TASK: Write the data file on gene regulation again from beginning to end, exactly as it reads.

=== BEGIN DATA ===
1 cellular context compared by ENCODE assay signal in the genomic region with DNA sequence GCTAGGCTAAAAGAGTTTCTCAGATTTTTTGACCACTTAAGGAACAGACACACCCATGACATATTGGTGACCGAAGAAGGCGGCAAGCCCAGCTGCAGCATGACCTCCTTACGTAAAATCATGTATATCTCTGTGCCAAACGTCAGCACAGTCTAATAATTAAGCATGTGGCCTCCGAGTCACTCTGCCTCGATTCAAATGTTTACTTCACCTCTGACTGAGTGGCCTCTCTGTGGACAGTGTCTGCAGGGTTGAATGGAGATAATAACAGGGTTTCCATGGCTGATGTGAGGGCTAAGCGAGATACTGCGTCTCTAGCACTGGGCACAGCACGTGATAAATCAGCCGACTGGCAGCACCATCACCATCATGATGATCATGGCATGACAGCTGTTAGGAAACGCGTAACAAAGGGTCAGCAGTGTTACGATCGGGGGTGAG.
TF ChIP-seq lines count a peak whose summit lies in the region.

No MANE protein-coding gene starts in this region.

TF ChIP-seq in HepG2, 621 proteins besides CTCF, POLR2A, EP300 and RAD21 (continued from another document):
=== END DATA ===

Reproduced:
1 cellular context compared by ENCODE assay signal in the genomic region with DNA sequence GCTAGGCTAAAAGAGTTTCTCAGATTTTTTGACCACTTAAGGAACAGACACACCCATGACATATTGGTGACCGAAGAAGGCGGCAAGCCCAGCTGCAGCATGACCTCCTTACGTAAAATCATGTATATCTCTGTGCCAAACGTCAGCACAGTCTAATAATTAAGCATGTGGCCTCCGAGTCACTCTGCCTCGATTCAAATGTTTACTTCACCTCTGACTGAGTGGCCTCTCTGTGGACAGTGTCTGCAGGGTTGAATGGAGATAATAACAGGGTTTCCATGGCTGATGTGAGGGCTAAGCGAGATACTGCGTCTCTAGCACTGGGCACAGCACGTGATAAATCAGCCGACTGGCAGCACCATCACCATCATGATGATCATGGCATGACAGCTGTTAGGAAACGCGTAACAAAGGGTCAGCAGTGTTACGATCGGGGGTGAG.
TF ChIP-seq lines count a peak whose summit lies in the region.

No MANE protein-coding gene starts in this region.

TF ChIP-seq in HepG2, 621 proteins besides CTCF, POLR2A, EP300 and RAD21 (continued from another document):